Practice Five: Back Up Your Data, Save Your Organization
If your organization is harmed by ransomware or another type of cyberattack, you may need to recover the systems and files that are the lifeblood of your operations to get back to normal.
Backing up your system and important files on a regular basis is a cyber readiness practice most individuals and organizations should be familiar with. Yet, as of 2020, while nearly 90% of companies were performing backups sporadically, only 41% were doing it daily.1 One key to successfully implementing preventive measures is consistent and reliable backups, ideally performed automatically.
Identifying key types of data and their importance for your organizational continuity helps determine both how and how frequently the data should be backed up. There may be data that is critical to practically every organization that might need to be backed up daily to a cloud backup site. For other data that doesn’t change often, weekly or monthly backups to external drives (that are disconnected when finished) might be most effective.
Backups should be frequent, regular and systematic. A best practice is the 3-2-1 backup strategy:
3. Create one primary backup and two copies of the organization’s data.
2. Save backups to two different types of media.
1. Keep at least one backup file off-site and offline. (Off-site helps if the primary site is physically damaged; offline prevents attackers from finding it.)
Individuals and organizations of any size can seek help from the Cybersecurity & Infrastructure Security Agency (CISA), which offers cybersecurity assessments and guidance and evaluations of operational resilience, including backup capabilities and other resources.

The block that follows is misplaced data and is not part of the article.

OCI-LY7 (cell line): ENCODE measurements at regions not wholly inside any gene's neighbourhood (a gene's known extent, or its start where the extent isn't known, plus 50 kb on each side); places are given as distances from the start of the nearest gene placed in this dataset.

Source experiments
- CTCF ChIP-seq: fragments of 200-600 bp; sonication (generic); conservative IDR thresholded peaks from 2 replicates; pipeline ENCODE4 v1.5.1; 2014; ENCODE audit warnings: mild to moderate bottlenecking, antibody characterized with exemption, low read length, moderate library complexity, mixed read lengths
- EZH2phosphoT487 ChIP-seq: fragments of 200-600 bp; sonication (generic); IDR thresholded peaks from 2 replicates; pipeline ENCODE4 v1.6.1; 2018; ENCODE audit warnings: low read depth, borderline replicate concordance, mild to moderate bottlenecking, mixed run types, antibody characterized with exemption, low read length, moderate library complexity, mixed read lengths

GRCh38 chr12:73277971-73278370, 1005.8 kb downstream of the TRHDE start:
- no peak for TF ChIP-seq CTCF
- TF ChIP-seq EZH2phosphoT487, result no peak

“Always back up your data,” said Tim Francis, Travelers’ Enterprise Cyber Lead. “If you experience a cyber event, you’ll need to have a way to access that data. If your systems are brought down, you’ll need to understand what it takes to bring them back up online. What does that whole process look like? Knowing the answer is critical.”
A key step before scheduling backups is to identify the information critical to your operations that is stored on your network. Conduct a regular inventory of the data and files on all devices (e.g., mobile devices, desktop or laptop computers and tablets) connected to your network. Know where that information resides and who has access. Critical data may include documents, emails, videos, addresses, photos and other images, operating system and registry files, and other types of necessary or desired files.
Remember, data storage and data backup are not the same thing. Data storage involves maintaining your data and files in a secure, easily accessible location. Data backup means saving copies of your files and data in a separate physical or virtual location from data storage.
Methods of Backing Up Data
There are many options for backing up data. CISA suggests employing a backup solution that automatically and continuously backs up your business-critical data and system configurations. CISA also recommends using on-site and remote backup methods to protect vulnerable information.2 Common methods for data backup include:
Computer backups. Many devices have built-in backup capability. This method will copy data and files on your laptop or desktop and save them to another location within your device.
- Pros: Convenience